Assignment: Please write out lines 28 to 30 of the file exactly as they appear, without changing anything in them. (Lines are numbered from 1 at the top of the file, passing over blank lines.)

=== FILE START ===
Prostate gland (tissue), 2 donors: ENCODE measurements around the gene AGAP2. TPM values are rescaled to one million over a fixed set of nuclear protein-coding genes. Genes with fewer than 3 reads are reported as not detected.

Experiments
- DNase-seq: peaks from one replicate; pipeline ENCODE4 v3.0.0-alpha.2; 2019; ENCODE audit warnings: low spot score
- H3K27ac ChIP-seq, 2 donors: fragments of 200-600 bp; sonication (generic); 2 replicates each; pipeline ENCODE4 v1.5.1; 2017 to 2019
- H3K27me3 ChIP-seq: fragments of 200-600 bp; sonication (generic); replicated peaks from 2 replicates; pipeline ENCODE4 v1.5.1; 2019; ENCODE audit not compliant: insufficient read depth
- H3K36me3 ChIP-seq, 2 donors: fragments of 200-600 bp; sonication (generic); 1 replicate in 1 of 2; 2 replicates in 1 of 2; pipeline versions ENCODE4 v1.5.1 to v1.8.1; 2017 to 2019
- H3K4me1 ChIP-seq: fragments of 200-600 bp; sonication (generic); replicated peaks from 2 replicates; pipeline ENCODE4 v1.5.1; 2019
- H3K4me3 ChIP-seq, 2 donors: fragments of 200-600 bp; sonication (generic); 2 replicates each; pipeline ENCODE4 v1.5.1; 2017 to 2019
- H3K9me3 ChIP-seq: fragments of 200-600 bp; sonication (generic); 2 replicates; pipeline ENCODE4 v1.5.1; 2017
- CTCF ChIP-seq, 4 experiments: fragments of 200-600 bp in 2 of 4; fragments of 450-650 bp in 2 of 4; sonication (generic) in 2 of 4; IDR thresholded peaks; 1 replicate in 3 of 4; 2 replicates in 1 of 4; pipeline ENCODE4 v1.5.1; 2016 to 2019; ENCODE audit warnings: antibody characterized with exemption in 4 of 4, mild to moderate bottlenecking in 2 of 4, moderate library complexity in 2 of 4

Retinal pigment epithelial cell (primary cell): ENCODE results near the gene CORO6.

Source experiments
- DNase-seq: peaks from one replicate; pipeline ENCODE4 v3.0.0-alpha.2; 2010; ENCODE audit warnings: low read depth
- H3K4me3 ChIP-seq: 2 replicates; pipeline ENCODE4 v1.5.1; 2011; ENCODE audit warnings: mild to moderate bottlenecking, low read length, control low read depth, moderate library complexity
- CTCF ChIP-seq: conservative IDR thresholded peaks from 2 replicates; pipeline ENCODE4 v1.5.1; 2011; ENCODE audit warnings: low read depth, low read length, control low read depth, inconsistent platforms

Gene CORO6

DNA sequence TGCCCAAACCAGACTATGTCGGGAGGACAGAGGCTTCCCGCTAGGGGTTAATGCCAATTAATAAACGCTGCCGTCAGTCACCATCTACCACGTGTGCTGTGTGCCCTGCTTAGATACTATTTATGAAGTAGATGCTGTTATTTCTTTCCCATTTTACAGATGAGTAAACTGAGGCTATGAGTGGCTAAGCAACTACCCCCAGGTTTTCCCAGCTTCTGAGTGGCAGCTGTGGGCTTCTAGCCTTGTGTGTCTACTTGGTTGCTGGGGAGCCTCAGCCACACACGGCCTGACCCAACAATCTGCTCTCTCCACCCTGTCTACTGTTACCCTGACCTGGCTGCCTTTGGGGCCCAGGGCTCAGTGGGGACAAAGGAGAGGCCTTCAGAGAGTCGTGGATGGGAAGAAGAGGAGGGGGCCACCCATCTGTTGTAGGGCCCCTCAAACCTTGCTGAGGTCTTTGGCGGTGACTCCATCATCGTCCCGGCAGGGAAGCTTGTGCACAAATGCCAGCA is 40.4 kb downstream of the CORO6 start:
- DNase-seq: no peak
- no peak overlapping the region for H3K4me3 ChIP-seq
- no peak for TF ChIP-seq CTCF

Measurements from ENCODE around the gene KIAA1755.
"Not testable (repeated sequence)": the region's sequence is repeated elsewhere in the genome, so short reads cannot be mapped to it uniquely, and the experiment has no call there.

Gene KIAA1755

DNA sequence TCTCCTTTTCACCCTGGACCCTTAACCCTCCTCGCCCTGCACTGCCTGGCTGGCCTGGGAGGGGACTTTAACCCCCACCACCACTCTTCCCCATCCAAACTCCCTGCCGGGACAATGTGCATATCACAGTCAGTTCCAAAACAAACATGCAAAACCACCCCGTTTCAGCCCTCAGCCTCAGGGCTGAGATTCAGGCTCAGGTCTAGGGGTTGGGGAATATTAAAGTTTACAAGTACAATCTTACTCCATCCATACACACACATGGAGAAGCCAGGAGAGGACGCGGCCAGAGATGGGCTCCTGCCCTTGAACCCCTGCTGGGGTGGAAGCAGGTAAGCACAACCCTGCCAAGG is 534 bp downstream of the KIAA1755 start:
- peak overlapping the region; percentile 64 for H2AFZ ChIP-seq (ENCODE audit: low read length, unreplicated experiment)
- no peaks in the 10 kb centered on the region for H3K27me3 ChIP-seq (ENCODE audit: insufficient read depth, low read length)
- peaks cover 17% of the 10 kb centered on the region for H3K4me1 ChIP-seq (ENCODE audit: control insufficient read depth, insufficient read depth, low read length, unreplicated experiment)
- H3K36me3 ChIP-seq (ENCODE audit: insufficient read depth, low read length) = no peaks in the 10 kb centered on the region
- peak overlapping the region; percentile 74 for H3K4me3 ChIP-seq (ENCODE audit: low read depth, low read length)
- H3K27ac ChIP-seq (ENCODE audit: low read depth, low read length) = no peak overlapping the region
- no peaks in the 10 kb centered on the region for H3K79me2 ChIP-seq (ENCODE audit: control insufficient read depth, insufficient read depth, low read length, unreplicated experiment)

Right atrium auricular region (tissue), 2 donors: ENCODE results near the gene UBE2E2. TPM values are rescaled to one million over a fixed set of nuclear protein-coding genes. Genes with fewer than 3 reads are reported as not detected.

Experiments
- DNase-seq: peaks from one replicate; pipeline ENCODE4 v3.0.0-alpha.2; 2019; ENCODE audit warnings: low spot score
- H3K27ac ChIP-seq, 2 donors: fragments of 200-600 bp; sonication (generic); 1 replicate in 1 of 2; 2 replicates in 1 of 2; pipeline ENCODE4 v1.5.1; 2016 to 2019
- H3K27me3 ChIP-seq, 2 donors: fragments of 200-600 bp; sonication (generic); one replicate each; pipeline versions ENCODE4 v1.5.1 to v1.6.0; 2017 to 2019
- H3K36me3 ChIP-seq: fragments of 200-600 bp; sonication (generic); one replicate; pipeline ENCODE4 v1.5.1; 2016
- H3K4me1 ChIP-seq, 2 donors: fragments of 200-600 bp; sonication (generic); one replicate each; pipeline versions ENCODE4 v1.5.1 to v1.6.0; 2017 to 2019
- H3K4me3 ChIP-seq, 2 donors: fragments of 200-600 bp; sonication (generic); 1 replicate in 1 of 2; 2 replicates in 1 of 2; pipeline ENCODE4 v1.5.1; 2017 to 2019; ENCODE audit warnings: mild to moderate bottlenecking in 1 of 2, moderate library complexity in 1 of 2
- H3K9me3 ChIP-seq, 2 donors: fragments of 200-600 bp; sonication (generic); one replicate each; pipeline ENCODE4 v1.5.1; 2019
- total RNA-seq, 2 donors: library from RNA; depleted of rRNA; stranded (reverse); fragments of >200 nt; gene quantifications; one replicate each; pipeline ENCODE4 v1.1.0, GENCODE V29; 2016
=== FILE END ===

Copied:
- H3K36me3 ChIP-seq (ENCODE audit: insufficient read depth, low read length) = no peaks in the 10 kb centered on the region
- peak overlapping the region; percentile 74 for H3K4me3 ChIP-seq (ENCODE audit: low read depth, low read length)
- H3K27ac ChIP-seq (ENCODE audit: low read depth, low read length) = no peak overlapping the region